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Ray K. Metzker’s Photographic Journey
Ray Metzker has repeatedly pushed an idea or a technique to the extreme, discovering its limits and its potential.
With the conclusion of each of these forays to the edge, he has changed course dramatically.
Metzker titles and groups his images based on their location or technique.
Collectively his various series represent an artistic vision that merges the realities of modern life with the intrinsic expressive possibilities of the photographic medium.
Metzker attended the graduate program at the Institute of Design in Chicago, where he made his first sustained body of personal work, images of Chicago’s business district.
These pictures embody many of the formal concerns that would fascinate him for the next fifty years.
After receiving his graduate degree in 1959, Metzker traveled throughout Europe, photographing in more than a dozen countries.
He ignored landmarks in order to focus on more elemental concerns; solitary pedestrians and urban spaces transformed by sunlight and shadow.
Early Philadelphia, 1962–64
Metzker moved to Philadelphia in 1962.
He photographed in the old central section of the city, working first with a 4×5-inch view camera and then with a 35mm camera.
Focusing on quotidian subjects, he transformed fleeting gestures by strangers and unassuming aspects of the urban environment into exquisite vignettes.
Metzker is best known for his Composites, images stemming from his insight that a single work could be created from an entire roll of film.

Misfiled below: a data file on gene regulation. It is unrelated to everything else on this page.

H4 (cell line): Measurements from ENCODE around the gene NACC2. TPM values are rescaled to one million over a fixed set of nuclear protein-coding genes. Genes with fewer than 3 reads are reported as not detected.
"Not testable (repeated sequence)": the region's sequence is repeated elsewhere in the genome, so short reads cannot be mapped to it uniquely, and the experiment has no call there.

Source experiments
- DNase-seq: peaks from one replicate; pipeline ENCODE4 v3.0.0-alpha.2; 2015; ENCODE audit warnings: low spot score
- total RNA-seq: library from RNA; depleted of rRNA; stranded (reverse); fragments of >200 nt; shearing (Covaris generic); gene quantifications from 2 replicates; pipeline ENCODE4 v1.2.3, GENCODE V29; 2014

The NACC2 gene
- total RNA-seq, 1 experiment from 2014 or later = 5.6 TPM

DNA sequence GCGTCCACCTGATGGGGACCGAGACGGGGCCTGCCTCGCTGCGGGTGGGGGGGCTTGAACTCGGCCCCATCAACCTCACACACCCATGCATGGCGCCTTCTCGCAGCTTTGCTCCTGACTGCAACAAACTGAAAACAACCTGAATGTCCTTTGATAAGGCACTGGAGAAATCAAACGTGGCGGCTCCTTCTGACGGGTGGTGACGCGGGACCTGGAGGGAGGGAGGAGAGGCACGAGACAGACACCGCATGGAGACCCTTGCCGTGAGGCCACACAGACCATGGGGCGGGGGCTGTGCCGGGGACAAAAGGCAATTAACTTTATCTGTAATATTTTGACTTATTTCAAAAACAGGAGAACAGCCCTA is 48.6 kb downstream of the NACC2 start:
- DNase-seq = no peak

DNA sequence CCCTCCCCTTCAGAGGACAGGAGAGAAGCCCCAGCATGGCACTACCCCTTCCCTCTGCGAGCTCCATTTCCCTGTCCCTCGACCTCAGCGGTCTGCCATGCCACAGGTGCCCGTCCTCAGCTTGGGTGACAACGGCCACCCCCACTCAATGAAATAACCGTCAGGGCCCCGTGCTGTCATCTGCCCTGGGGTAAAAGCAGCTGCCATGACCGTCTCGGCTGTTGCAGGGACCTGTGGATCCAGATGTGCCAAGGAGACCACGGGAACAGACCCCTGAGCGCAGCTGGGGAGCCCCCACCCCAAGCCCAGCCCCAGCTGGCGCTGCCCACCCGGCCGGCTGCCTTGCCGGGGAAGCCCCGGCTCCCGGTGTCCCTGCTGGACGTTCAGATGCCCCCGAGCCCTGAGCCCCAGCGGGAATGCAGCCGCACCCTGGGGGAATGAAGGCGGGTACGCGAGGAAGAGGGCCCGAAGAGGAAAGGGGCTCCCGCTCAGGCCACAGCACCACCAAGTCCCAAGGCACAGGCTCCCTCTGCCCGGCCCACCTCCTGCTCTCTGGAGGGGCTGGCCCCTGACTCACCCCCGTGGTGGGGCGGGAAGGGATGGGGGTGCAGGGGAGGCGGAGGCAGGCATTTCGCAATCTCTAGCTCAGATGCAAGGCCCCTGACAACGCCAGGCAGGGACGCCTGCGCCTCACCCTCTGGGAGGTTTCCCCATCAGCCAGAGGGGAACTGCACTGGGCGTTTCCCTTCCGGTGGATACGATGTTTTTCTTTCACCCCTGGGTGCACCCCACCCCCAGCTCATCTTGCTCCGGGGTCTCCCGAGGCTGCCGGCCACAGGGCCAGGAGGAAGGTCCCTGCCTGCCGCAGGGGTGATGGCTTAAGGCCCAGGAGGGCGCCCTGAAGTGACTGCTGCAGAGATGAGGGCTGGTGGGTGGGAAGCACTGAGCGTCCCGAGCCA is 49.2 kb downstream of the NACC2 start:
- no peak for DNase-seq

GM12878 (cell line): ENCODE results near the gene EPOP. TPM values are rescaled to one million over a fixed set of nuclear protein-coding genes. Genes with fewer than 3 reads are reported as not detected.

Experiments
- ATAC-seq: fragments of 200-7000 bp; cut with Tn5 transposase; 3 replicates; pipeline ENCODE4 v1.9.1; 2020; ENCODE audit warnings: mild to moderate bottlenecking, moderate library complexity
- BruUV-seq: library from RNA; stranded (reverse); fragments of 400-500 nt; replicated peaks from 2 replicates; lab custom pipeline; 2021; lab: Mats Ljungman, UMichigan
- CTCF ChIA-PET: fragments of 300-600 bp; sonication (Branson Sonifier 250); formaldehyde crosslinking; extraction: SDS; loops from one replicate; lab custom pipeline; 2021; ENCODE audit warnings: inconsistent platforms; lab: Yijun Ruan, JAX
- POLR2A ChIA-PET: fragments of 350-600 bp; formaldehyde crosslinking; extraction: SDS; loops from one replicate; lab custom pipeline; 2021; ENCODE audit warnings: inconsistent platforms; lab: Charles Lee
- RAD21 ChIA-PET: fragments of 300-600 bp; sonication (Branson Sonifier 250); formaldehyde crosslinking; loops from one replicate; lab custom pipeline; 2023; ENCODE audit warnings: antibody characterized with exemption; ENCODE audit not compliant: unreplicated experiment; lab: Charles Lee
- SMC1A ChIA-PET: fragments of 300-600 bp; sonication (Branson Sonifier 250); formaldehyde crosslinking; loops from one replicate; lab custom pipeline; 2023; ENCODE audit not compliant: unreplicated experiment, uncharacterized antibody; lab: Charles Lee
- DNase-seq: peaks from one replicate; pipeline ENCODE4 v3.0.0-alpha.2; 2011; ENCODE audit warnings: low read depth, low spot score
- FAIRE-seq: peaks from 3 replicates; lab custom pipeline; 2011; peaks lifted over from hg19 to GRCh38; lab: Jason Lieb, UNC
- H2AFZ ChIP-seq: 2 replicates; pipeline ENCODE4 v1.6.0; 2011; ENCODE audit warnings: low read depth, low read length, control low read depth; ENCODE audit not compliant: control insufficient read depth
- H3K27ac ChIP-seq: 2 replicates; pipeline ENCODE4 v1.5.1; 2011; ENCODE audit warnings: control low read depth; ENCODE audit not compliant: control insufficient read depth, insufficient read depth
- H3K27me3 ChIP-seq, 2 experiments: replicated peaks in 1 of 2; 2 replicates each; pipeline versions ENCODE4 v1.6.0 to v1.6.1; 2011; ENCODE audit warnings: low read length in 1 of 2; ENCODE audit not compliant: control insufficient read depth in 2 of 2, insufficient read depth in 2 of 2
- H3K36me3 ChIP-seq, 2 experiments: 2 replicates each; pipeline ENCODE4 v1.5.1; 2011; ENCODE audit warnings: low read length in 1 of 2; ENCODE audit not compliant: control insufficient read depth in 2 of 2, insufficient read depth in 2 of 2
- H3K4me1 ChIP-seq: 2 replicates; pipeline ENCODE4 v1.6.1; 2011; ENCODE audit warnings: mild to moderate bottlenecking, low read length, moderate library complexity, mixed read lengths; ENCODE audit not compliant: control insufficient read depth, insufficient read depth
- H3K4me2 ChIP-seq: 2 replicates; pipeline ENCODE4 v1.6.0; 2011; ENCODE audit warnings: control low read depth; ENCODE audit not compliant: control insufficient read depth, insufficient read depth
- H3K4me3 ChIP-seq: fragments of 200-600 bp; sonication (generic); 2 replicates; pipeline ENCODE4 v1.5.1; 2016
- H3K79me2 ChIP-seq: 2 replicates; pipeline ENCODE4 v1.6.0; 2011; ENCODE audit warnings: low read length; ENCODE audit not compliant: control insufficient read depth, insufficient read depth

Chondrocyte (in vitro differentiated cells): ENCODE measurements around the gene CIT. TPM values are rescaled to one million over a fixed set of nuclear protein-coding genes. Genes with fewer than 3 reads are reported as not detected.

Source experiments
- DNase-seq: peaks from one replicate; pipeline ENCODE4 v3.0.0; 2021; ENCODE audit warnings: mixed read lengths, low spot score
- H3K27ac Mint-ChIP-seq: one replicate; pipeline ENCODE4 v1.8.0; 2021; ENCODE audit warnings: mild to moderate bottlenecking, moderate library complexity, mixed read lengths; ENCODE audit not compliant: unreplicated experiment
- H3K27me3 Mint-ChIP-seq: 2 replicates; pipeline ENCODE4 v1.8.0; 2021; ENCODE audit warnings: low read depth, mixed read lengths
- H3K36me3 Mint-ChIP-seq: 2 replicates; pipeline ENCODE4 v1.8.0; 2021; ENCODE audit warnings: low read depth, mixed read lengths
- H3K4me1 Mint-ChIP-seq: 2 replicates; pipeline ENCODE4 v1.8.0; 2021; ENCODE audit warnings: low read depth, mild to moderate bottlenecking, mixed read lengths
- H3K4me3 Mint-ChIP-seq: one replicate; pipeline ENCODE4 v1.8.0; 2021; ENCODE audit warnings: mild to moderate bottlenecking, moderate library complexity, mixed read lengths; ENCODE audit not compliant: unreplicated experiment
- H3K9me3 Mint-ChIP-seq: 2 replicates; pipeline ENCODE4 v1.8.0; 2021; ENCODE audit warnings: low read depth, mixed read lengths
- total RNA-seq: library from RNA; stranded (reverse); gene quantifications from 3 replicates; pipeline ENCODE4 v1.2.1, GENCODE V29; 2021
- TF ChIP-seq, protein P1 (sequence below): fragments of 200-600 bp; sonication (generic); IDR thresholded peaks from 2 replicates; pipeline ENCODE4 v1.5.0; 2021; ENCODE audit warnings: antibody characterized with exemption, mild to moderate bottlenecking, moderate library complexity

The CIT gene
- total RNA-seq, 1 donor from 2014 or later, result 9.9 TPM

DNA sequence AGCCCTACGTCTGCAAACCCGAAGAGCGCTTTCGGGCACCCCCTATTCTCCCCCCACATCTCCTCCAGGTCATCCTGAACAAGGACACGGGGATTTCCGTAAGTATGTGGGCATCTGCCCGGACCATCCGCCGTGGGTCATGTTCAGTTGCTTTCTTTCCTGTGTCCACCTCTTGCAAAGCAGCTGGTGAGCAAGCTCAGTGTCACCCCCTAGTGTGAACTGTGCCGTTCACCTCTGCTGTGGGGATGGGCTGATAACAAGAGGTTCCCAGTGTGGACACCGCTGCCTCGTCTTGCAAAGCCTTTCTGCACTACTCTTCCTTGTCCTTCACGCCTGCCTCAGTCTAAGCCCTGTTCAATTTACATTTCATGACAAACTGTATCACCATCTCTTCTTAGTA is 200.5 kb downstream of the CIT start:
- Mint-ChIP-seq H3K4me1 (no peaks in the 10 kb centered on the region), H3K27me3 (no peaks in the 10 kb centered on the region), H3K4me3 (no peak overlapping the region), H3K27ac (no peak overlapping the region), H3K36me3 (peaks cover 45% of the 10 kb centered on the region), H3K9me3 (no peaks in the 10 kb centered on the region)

From a distance, they read as abstract, graphic tapestries. Close viewing reveals them to be composed of a series of individual “documentary” vignettes, which can be read both simultaneously and sequentially.
Atlantic City, 1966
Fascinated by the bathers at the New Jersey shore, Metzker returned over ten summers to make spontaneous images of people at play and at rest. Another group of photographs made underneath the Atlantic City boardwalk utilizes the patterns of light that penetrate the tunnel-like space below to punctuate barely legible figures.
New Mexico, 1971–72
In 1971 Metzker accepted a position as visiting professor at the University of New Mexico.
The starkness of the desert landscape and the intensity of the light planted a creative seed, pointing the way to his later Pictus Interruptus series.
By holding simple objects close to the cameras lens, he obscured part of the distant view.
The resulting images visually unite sharp and out-of-focus forms, creating a provocative tension between photographic representation and abstraction.